Thursday, April 2, 2020
I sometimes wonder which is a bigger issue when it comes to attorney malpractice. Ethical problems or doctrinal issues?
As best I can tell, there are few disciplinary actions based on the elements of a negligence claim or the standard for a preliminary injunction or the elements of a common law marriage. Rather, it seems like most disciplinary actions are based on failing to abide by the rules of professional conduct, often due to time-management issues or substance abuse problems or client fund issues, etc. - all significant concerns that greatly impact the public good. Nevertheless, most states test ethical rules by using a one-day computer-based multiple-choice test -- the MPRE.
Consequently, if a multiple-choice exam suffices to assess ethical rules, why not use a mutiple-choice exam for assessing substantive doctrinal law too, especially in light of the concerns about administering a bar exam this summer due to the COVID-19 pandemic?
So here goes a possible syllogism:
The issue is whether bar examiners ought to consider using a one-day computer-based multiple-choice exam to assess doctrinal legal knowledge and application.
Like situations can be treated alike.
Here, with respect to the bar exam, assessing knowledge about ethical rules for professional competency, which is assessed by most states using a one-day online multiple-choice exam, involves the same sorts of problem-solving analytical skills as assessing knowledge about substantive doctrinal laws.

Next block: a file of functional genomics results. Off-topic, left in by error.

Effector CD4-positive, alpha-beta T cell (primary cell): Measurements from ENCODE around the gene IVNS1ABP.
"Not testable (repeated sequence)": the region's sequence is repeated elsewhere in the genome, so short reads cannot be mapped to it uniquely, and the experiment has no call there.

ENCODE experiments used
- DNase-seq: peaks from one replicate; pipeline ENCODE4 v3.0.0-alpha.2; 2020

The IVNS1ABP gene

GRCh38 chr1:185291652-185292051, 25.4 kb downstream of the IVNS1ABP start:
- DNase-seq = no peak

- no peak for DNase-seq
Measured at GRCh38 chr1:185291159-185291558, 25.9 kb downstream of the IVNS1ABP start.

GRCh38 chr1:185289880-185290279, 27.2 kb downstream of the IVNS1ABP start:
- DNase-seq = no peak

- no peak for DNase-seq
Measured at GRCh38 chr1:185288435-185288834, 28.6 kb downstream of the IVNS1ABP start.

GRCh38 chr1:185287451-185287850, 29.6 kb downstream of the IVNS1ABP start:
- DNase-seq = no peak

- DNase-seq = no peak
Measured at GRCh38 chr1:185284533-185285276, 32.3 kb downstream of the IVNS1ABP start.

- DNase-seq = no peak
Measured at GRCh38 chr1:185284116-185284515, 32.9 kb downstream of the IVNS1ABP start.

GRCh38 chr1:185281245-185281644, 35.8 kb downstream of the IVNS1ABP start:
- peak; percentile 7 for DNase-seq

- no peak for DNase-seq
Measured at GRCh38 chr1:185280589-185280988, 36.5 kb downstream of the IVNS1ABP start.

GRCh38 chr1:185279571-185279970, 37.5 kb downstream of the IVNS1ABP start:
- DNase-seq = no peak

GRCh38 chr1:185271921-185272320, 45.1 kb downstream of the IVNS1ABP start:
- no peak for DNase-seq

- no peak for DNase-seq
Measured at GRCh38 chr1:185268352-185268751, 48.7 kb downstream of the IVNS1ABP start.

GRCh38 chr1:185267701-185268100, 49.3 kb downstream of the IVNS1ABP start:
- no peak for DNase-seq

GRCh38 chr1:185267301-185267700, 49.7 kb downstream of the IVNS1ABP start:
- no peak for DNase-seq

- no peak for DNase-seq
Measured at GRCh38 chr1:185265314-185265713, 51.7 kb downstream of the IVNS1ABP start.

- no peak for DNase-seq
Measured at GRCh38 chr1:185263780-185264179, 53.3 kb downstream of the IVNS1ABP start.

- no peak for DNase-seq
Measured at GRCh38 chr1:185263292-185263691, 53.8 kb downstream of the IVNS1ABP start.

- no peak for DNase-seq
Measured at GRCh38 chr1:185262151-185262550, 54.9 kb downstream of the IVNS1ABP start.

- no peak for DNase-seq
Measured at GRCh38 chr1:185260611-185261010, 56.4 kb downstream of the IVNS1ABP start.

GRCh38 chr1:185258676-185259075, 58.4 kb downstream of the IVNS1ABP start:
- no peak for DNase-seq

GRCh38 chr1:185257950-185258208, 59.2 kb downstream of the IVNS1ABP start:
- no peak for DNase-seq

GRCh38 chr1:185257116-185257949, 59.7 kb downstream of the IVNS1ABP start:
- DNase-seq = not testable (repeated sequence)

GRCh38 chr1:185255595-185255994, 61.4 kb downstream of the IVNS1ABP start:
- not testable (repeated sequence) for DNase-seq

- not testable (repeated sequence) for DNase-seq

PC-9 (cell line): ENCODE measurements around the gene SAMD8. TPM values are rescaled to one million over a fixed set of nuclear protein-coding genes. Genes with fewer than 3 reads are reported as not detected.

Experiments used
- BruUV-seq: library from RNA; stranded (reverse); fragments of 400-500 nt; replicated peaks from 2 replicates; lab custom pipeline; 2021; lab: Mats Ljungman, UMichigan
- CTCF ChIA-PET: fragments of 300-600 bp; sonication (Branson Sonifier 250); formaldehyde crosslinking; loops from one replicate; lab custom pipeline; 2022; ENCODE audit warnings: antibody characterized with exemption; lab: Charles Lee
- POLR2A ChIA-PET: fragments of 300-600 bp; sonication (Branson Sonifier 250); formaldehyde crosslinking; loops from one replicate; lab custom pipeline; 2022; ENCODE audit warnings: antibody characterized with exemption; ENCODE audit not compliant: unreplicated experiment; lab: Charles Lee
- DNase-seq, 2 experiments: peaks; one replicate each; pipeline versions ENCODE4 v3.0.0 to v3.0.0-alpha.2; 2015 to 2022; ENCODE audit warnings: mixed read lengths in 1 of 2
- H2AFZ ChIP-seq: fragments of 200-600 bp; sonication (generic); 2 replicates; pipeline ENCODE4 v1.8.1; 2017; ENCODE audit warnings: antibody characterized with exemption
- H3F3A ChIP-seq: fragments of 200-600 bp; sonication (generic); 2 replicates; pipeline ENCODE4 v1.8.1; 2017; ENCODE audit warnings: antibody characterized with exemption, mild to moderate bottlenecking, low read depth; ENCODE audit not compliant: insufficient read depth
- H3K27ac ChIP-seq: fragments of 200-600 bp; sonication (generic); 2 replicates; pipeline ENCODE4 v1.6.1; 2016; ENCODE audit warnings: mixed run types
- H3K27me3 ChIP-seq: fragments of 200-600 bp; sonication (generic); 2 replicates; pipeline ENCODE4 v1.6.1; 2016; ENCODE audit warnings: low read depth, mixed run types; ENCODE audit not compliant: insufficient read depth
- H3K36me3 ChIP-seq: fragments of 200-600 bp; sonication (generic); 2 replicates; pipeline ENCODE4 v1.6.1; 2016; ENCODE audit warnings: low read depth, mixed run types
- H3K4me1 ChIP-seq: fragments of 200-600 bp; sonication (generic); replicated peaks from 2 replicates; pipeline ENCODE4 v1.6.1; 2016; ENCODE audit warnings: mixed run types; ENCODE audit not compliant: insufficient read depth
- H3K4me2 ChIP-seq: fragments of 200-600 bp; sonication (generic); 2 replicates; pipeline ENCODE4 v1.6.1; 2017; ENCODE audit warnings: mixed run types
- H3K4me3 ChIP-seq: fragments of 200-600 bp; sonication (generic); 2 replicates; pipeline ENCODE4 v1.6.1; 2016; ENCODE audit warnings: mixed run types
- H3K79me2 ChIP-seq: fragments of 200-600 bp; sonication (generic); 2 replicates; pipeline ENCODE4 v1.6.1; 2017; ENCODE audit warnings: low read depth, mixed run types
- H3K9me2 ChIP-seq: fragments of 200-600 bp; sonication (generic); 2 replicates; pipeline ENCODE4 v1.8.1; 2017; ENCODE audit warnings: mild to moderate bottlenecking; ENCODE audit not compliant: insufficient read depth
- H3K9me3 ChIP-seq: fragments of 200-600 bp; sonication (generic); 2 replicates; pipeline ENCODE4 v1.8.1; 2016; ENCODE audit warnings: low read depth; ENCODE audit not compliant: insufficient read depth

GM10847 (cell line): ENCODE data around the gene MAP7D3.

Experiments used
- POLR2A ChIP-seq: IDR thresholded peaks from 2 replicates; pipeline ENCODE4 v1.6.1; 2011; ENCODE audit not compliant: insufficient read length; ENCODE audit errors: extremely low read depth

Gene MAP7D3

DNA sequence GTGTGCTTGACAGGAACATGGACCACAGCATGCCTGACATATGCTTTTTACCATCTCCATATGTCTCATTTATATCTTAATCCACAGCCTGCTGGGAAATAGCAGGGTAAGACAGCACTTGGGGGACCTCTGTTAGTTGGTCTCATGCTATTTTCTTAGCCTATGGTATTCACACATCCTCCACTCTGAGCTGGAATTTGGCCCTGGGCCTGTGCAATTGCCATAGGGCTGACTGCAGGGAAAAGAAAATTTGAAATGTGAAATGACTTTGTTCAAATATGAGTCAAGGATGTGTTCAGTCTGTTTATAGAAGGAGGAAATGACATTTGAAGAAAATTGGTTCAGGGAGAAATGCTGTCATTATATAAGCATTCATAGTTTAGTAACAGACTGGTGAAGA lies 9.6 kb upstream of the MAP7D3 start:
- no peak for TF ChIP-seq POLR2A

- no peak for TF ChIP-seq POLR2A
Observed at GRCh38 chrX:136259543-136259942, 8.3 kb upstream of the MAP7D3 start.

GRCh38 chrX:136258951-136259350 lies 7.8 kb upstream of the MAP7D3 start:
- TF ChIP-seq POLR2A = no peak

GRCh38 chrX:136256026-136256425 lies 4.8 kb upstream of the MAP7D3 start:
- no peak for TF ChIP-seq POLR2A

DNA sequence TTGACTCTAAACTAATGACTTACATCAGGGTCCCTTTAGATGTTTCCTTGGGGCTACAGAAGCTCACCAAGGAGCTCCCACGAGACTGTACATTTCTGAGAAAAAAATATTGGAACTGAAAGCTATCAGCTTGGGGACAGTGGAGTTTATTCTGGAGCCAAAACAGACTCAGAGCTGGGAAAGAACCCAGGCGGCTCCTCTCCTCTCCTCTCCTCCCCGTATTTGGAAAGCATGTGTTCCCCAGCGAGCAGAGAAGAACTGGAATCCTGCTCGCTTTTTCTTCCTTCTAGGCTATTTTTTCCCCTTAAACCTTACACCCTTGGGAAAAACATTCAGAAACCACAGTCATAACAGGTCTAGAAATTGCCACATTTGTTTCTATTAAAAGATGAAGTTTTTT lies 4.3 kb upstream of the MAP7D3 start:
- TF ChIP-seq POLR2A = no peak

Therefore, bar regulators ought to consider using a one-day online multiple-choice MBE exam, delivered similar to the computer-based MPRE, to substitute for the current two-day in-person exam.
If my syllogism holds true, then there's no logical reason why states should delay the bar exam this summer because bar examiners can instead reformat the exam as a multiple-choice MBE exam to determine knowledge and application of substantive doctrinal law.
And, there's more great news. There's no reason why bar examiners can't permit law students to take the MBE prior to graduation just like the MPRE...so that law graduates are really practice-ready...at graduation. Wouldn't that be super!
And, as illustrated by the movement of the MPRE to an online testing format, bar examiners also have the expertise to convert the MBE from a paper & pencil exam to a computer-based exam.
Finally, although there are exam security issues raised with using online testing, particularly because online testing for this summer would most likely have to take place under "shelter in place conditions," those concerns can be mitigated by bar examiners as regulators make character and fitness decisions.
In short, it's time to move to online multiple-choice testing.
In my opinion, failing to act now, in the midst of this ongoing crisis, not only harms bar applicants because of the delays that might befall them due to COVID-19, but also fails to protect the public, who disparately need (and will need) legal expertise, now more than ever, as the U.S navigates through this world-wide crisis. Just food for thought!
P.S. Note: The biggest issue with respect to any licensure exam, it seems to me, is whether it actually assess what it purports to assess, minimal competency to practice law. As best I can tell, most states evaluate written exam answers - not for minimum competency - but rather based on a process of rank-ordering exam answers. And, with respect to multiple-choice exams, I suspect that much of the success lies not so much with assessing competency but with developing test-taking skills and the knowledge of U.S. legal culture. But, there seems no inclination to abandon the bar exam regiment. Hence, I suggest retooling the bar exam as a one-day online comptuter-tested MBE exam available for law students to take after their first-year of legal studies.